Violence in Yemen, Gaza, and Iraq Isn't Coincidental, Even Though the White House Wishes it Was

Recent flareups of violence in the Middle East are the outcome of a major policy shift by an administration that prefers to avert its eyes from the truth.

A missile being fired from an Iranian warship during the second day of a military exercise in the Gulf near the strategic strait of Hormuz in southern Iran. Iranian Army office/AFP via Getty Images.

A missile being fired from an Iranian warship during the second day of a military exercise in the Gulf near the strategic strait of Hormuz in southern Iran. Iranian Army office/AFP via Getty Images.

Richard Goldberg
COLUMN
July 6 2021
About Richard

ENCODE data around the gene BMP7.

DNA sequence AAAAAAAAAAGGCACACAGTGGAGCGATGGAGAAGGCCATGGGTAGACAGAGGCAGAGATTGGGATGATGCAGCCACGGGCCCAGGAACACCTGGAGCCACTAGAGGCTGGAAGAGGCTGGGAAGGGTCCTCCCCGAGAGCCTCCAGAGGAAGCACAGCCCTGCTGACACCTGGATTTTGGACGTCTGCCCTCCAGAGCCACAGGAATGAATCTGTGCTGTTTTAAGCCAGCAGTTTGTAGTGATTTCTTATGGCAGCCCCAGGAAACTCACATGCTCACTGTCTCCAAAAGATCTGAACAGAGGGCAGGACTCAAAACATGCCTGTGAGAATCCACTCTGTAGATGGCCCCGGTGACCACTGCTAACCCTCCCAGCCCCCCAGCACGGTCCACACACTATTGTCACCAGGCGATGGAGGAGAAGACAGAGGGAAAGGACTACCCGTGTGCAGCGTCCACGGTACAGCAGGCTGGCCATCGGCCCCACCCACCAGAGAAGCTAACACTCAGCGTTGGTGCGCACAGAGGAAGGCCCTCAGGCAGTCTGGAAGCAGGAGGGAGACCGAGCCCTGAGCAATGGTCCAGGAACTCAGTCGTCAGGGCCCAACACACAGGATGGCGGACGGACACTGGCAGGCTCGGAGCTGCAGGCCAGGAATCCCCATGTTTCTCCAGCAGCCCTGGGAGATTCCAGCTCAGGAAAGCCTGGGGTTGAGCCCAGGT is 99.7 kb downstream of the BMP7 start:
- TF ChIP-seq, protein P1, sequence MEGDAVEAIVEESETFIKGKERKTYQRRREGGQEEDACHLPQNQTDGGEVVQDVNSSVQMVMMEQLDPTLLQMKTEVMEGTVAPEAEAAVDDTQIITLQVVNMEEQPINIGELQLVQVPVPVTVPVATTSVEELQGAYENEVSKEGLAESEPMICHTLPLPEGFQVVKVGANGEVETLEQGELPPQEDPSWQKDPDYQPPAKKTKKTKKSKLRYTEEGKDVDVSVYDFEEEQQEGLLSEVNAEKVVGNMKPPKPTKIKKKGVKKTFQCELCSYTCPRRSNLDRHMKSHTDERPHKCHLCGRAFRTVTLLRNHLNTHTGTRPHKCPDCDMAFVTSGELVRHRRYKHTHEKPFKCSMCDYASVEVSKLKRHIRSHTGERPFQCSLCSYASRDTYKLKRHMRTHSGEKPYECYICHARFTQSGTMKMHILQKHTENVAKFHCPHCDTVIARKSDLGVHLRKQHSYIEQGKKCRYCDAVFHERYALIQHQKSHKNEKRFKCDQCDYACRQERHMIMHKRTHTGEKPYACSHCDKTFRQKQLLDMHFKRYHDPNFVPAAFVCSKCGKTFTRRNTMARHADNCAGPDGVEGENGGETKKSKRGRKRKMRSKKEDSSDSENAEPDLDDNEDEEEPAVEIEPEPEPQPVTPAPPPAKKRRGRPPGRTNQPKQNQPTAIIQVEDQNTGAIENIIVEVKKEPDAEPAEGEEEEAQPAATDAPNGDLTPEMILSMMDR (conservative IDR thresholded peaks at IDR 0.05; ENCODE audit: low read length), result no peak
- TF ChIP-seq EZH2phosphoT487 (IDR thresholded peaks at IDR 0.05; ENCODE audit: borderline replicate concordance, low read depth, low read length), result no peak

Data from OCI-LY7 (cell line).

Richard Goldberg is a Mosaic columnist and senior advisor at the Foundation for Defense of Democracies. He has served on Capitol Hill, on the U.S. National Security Council, as the chief of staff for Illinois’s governor, and as a Navy Reserve Intelligence Officer.

“As Arab world rallies around Palestinians and bloodshed mounts, Trump-era peace deals fade from view,” blared a Washington Post headline on May 14, the fourth day of the most recent round of fighting between Israel and Hamas. The headline encapsulated the conventional wisdom of many journalists as well as of the Washington “peace processors,” those in the Biden administration included. To them, last month’s coordinated terror assault on Israel by Hamas and Islamic Jihad was the inevitable byproduct of the previous administration having ignored the Palestinian cause, defunded Palestinian institutions that support terror, and attempted to broker Arab-Israeli peace in the absence of a Palestinian state.

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